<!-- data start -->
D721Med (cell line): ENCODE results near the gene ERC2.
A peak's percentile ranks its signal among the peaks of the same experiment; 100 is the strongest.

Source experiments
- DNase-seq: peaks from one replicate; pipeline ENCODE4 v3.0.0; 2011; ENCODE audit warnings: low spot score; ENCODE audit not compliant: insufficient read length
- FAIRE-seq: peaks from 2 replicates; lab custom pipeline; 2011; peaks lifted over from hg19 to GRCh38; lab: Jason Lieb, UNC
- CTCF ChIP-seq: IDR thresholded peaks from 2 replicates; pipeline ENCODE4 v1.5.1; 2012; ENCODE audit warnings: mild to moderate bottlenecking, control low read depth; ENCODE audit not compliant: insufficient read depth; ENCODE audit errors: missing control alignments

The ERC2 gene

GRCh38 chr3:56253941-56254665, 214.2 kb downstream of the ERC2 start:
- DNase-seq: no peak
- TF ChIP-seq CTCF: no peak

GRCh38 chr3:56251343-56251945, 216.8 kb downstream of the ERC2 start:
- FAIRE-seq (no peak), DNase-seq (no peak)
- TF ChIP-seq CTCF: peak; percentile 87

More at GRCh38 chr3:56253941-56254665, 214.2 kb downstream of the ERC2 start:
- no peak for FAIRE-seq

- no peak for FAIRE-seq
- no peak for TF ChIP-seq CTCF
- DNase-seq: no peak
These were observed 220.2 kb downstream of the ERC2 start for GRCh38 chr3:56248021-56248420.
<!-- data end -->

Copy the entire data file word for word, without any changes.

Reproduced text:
D721Med (cell line): ENCODE results near the gene ERC2.
A peak's percentile ranks its signal among the peaks of the same experiment; 100 is the strongest.

Source experiments
- DNase-seq: peaks from one replicate; pipeline ENCODE4 v3.0.0; 2011; ENCODE audit warnings: low spot score; ENCODE audit not compliant: insufficient read length
- FAIRE-seq: peaks from 2 replicates; lab custom pipeline; 2011; peaks lifted over from hg19 to GRCh38; lab: Jason Lieb, UNC
- CTCF ChIP-seq: IDR thresholded peaks from 2 replicates; pipeline ENCODE4 v1.5.1; 2012; ENCODE audit warnings: mild to moderate bottlenecking, control low read depth; ENCODE audit not compliant: insufficient read depth; ENCODE audit errors: missing control alignments

The ERC2 gene

GRCh38 chr3:56253941-56254665, 214.2 kb downstream of the ERC2 start:
- DNase-seq: no peak
- TF ChIP-seq CTCF: no peak

GRCh38 chr3:56251343-56251945, 216.8 kb downstream of the ERC2 start:
- FAIRE-seq (no peak), DNase-seq (no peak)
- TF ChIP-seq CTCF: peak; percentile 87

More at GRCh38 chr3:56253941-56254665, 214.2 kb downstream of the ERC2 start:
- no peak for FAIRE-seq

- no peak for FAIRE-seq
- no peak for TF ChIP-seq CTCF
- DNase-seq: no peak
These were observed 220.2 kb downstream of the ERC2 start for GRCh38 chr3:56248021-56248420.